The last I heard, the Status of Forces Agreements (SOFA) that govern in part the immigration status of command sponsored families hasn’t been updated to include same-gender couples. I imagined at first intense negotiations between the Army’s head SOFA guy and the head SOFA guy of the conservative country my wife is stationed in, but the article I read about it made it sound like the question wasn’t even on the table. Like the head SOFA guys were just hanging out… on their sofas. I wonder how long the sofa lounging would be going on if one the the head guys’ families was waiting on the update. I recognize that the fall of DOMA sent a big gay glitter bomb right onto the SOFAs, but it doesn’t seem like anyone’s even called the upholsterer in to assess the damage. For Pete’s sake, I’m not even sure they have looked at slipcovers! Even worse, these holy SOFAs are becoming some sort of cushion-and-blanket forts for any command that isn’t motivated to sponsor same-gender couples and their families. “Sorry, your kid can’t go to on-post school, and your wife can’t shop at the commissary. I’m sure I can say that it’s because we haven’t worked out how the host nation feels about it. Have I nice day, I’m going back to planning a ninja attack on the housecat in my neato SOFA fort.”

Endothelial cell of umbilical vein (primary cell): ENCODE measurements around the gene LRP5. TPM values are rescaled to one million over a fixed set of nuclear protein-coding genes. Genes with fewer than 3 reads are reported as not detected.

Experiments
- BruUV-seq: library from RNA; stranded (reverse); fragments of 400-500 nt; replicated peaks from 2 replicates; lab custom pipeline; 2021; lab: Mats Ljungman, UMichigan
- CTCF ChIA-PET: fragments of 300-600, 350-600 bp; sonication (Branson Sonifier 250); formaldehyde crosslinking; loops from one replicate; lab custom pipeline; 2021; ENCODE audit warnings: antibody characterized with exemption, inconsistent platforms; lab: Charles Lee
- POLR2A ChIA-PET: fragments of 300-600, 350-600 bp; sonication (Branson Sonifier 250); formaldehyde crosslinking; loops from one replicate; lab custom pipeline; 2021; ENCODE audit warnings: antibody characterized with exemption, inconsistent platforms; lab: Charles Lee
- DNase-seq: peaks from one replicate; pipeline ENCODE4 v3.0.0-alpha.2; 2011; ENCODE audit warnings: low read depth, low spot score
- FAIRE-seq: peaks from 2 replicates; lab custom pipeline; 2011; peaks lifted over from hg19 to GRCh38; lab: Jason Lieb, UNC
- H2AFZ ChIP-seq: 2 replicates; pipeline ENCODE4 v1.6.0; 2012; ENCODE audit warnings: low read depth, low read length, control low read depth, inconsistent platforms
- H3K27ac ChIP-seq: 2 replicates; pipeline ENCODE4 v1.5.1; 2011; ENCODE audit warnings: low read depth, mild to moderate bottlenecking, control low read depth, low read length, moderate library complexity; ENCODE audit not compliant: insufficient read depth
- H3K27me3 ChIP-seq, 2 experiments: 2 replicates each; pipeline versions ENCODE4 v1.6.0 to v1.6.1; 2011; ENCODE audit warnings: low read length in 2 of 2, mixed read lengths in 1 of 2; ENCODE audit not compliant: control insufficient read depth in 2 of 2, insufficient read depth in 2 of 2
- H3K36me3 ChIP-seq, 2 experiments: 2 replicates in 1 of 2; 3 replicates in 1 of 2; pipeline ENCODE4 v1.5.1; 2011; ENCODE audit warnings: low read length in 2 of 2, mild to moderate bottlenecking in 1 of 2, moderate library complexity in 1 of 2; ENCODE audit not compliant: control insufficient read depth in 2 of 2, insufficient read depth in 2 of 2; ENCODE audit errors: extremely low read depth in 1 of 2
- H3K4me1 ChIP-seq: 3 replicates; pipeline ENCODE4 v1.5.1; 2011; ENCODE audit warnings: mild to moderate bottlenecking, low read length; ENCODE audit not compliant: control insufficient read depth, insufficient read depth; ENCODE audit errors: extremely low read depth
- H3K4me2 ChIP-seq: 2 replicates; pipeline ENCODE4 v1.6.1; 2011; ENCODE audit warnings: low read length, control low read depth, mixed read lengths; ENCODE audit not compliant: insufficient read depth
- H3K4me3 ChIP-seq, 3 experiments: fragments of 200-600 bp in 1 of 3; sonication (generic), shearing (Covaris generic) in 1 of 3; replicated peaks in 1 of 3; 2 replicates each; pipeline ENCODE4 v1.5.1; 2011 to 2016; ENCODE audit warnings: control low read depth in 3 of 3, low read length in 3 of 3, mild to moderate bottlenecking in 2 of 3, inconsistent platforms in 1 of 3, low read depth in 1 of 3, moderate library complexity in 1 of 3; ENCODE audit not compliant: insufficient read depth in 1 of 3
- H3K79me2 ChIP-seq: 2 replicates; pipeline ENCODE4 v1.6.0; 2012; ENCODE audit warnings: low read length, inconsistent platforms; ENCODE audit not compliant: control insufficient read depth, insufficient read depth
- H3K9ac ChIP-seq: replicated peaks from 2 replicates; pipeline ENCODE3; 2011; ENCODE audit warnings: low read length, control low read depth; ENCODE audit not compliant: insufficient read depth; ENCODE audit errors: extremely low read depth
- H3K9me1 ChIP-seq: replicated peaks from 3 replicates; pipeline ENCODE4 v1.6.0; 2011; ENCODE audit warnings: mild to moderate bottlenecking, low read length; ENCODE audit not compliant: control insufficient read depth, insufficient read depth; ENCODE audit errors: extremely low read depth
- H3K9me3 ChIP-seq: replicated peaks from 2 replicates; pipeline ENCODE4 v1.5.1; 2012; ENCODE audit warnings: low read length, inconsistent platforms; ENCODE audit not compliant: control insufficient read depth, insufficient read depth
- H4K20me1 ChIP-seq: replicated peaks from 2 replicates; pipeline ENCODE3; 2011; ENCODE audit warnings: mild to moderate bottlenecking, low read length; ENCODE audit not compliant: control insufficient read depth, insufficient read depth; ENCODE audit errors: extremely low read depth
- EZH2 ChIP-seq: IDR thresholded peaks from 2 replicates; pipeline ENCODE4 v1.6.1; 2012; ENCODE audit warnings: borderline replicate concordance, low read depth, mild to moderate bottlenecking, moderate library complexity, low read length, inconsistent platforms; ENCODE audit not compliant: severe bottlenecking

At the end of the day, Amanda and I are taking this time apart to appreciate the time we have spent in the past and the time we will spend together in the future. I try to focus on everything that’s “right” about our decision. I’m not sitting on the edge of my seat waiting for further guidance from the Army. I have a job that’s helping us plan for our future rather than sitting at home in a foreign country wondering when/if I’ll be able to work to help pay off thousands in uncovered relocation costs. My son goes to school everyday. These were major factors in my decision because they’re major factors in the lives of many military families. Why would these protections and benefits be extended to families at all if they aren’t important? If they’re important enough to have been hashed out for straight families, why is there such a lag in hashing them out for our fabulous and newly recognized families?
In a strange twist, it’s like we won the war for equal recognition, but we’re still losing battles. We’re still losing battles that the big wigs won’t get up and fight. We’re losing battles that ensure our families are afforded more than just housing allowances, medical insurance, and ID cards. We’re losing battles that need to be won so our families have the same choices as other families. The creature-of-comfort-cold-weatherphobe in me might have chosen to stay stateside for the year, but the honeymoon-stage-quality-time-craving-lover in me would have liked a chance to make the choice without sacrificing more than other military families have to.